Cucurbita pepo , C. moschata , and C. maxima are the most economically important three (out of five) cultivated species within the Cucurbita genus that include squashes, pumpkins, and gourds, which represent several species in the same crop
Qi Zhang, Enda Yu, and Andy Medina
Kristen R. Hladun and Lynn S. Adler
hubbard squash ( Cucurbita maxima ) is an effective PTC for the main crop, butternut squash ( C. moschata ), because it is an attractive food source for a major cucurbit pest, the striped cucumber beetle ( Acalymma vittatum F.) ( Andersen and Metcalf
Dario J. Chavez, Eileen A. Kabelka, and José X. Chaparro
species, with perennials or annuals plants ( Teppner, 2004 ). The most important cultivated species in the genus Cucurbita are C. pepo L. ‘summer squash’, C. maxima Duchesne ‘winter squash’, and C. moschata ‘winter and crookneck squash’, and of
Wilfredo Seda-Martínez, Linda Wessel-Beaver, Angela Linares-Ramírez, and Jose Carlos V. Rodrigues
consistently tested negative for PRSV and ZYMV even up to 98 DPI in 2017 when plants were near full maturity. Table 1. Trial 1 (2016): mean enzyme-linked immunosorbent assay (ELISA) readings of six Cucurbita moschata genotypes mock-inoculated (control) and
Jake Uretsky and J. Brent Loy
a variety of Cucurbita cultigens planted adjacent to the experimental plots and presumed to be sufficient. In a 2012 field study of productivity among interspecific hybrids and a processing strain of C. moschata ( Uretsky and Loy, 2013 ), within
Rebecca Nelson Brown and James R. Myers
Marker-based selection for resistance to zucchini yellow mosaic virus in squash (Cucurbita spp.) would allow breeders to screen individual plants for resistance to multiple viruses. The C. moschata landrace Nigerian Local is widely used as a source of resistance in C. pepo breeding programs. We used RAPDs and bulk-segregant analysis to screen two BC1 populations for a marker linked to the dominant major gene for resistance from Nigerian Local. The initial cross was Waltham Butternut × Nigerian Local; the test populations were created from reciprocal backcrosses to Waltham Butternut. Both populations segregated 1:1 for resistance when hand-inoculated with ZYMV. RAPD primers were screened on a resistant bulk and a susceptible bulk from each population, and Waltham Butternut and Nigerian Local. Primers that gave bands linked to resistance were further screened using DNA from individual plants in each population. The potential markers will be tested on several populations derived from crosses between summer squash (C. pepo) and Nigerian Local to determine if they would be useful for selection in a C. pepo background.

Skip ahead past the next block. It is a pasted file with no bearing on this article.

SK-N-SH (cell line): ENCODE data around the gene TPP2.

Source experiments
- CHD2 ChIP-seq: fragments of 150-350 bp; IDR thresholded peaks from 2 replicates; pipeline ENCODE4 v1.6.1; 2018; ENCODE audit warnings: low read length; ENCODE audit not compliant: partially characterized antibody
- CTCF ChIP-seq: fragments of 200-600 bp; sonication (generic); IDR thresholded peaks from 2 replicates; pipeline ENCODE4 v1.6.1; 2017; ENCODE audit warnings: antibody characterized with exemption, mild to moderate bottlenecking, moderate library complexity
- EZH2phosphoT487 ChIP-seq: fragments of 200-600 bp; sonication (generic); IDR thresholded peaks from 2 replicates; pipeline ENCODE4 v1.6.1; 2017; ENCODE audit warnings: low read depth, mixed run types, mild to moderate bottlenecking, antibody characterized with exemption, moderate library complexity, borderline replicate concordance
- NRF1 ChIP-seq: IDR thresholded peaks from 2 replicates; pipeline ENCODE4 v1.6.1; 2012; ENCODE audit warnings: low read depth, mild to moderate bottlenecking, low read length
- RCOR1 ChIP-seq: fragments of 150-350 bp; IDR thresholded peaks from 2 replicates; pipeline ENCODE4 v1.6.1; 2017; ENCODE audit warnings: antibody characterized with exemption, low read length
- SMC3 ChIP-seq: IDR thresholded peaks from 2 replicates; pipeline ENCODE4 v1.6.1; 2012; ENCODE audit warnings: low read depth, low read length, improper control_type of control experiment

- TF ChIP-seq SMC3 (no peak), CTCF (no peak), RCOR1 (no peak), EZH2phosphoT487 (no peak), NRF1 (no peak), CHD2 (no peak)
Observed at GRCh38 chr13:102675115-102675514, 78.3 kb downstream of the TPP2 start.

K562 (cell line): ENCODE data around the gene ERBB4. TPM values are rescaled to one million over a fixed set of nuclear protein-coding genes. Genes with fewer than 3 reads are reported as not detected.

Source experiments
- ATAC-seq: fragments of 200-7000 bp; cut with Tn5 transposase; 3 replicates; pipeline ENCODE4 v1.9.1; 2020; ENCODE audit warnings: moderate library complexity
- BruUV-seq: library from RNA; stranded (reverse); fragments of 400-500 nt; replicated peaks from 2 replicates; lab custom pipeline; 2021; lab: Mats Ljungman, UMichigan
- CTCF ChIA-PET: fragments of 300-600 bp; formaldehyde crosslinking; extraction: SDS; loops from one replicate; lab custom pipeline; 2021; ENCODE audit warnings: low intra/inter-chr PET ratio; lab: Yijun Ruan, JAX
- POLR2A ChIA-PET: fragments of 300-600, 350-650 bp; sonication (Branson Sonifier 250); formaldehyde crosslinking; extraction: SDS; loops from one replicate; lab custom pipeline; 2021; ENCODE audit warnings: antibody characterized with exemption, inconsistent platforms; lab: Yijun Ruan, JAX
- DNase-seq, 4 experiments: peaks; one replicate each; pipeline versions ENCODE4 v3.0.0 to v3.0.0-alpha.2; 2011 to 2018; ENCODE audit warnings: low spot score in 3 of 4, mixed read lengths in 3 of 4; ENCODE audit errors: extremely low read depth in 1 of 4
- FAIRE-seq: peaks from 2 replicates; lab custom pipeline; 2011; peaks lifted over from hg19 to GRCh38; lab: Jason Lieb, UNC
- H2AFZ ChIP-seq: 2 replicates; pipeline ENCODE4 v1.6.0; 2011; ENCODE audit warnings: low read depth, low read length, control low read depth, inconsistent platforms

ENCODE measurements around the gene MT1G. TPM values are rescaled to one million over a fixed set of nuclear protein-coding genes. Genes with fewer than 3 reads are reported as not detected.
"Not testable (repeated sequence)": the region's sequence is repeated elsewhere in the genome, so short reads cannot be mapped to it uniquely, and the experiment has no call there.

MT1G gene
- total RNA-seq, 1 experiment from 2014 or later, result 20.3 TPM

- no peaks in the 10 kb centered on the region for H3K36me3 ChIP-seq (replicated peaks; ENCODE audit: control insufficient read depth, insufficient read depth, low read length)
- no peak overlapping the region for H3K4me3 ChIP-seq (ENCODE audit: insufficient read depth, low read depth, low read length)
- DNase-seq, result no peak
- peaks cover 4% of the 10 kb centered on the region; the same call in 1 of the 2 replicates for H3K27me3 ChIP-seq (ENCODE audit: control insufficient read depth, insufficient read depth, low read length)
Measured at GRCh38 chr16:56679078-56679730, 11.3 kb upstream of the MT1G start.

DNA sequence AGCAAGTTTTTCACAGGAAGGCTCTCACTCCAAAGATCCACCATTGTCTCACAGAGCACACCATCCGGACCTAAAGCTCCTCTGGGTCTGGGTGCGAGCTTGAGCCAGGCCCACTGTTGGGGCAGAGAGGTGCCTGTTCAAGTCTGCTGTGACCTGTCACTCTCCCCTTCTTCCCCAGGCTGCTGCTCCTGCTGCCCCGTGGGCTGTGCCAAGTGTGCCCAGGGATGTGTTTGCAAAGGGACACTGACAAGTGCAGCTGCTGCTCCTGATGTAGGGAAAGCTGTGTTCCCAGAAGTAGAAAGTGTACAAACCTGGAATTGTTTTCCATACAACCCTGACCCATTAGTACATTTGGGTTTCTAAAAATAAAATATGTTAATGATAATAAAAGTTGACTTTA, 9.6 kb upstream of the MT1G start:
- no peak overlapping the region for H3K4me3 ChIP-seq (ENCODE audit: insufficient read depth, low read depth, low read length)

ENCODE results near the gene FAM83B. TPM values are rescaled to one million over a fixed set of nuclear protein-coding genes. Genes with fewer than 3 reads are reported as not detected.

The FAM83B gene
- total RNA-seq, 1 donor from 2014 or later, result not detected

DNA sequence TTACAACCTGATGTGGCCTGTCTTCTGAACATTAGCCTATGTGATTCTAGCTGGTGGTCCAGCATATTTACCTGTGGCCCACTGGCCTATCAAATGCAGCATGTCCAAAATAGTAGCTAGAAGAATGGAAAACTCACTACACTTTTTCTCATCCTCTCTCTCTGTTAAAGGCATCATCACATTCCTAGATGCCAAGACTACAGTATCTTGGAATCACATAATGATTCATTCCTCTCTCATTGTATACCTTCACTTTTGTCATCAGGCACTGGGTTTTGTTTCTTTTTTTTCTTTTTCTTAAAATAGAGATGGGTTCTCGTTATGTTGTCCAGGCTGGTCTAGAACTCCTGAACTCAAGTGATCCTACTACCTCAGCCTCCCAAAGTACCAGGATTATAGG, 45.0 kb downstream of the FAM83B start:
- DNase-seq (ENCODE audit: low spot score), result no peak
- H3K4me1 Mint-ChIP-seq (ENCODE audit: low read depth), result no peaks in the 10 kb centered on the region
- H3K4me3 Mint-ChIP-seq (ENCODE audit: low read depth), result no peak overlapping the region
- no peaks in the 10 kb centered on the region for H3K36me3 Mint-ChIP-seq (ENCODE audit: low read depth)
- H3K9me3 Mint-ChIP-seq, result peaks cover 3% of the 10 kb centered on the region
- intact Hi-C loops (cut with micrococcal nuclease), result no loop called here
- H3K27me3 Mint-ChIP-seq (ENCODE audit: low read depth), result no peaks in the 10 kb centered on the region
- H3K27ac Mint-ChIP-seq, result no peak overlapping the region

John M. Swiader and William H. Shoemaker
Field experiments were conducted over a 5-year period (1994-98) to determine the effect of various cropping systems (rotations) on fertilizer N requirements in processing pumpkins [Cucurbita moschata (Duchesne ex Lam.) Duchesne ex Poir.] on medium- to fine-textured soil. Treatments consisted of a factorial combination of five N fertilization rates (0, 56, 112, 168, 224 kg·ha-1 N) and four pumpkin cropping systems: 1) pumpkins following corn (Zea mays L.); 2) pumpkins following soybeans [Glycine max (L.) Merrill]; 3) pumpkins following 2-years corn; and 4) pumpkins following fallow ground. Cropping systems were chronologically and spatially arranged in two complete cycles, with pumpkin studies taking place in 1996 and 1998. Averaged over the two studies, the optimal N fertilization rate for highest total weight of ripe fruit following soybeans was estimated at 109 kg·ha-1 N, compared to 128 kg·ha-1 N following fallow ground, even though yields were similar, suggesting a soybean N-credit of 19 kg·ha-1 N. Concurrently, the N fertilizer rate for highest total ripe fruit weight following corn was estimated at 151 kg·ha-1 N, and 178 kg·ha-1 following 2-years corn, indicating a negative rotation effect on pumpkin N requirements of 23 and 50 kg·ha-1 N, respectively. Minimum N fertilizer requirements, the N fertilizer rate associated with a ripe fruit yield of 50 t·ha-1, were calculated at 45, 37, 69, and 47 kg·ha-1 N in the respective cropping systems. Negative effects from excessive N fertilization were greater in pumpkins following soybeans than in pumpkins following corn or 2-years corn, with reductions in total ripe fruit weight of 21%, 9%, and 3%, respectively, at the highest N rate. A critical level for preplant soil NO 3-N of 17.6 mg·kg-1 was identified above which there was little or no pumpkin yield response to N fertilization.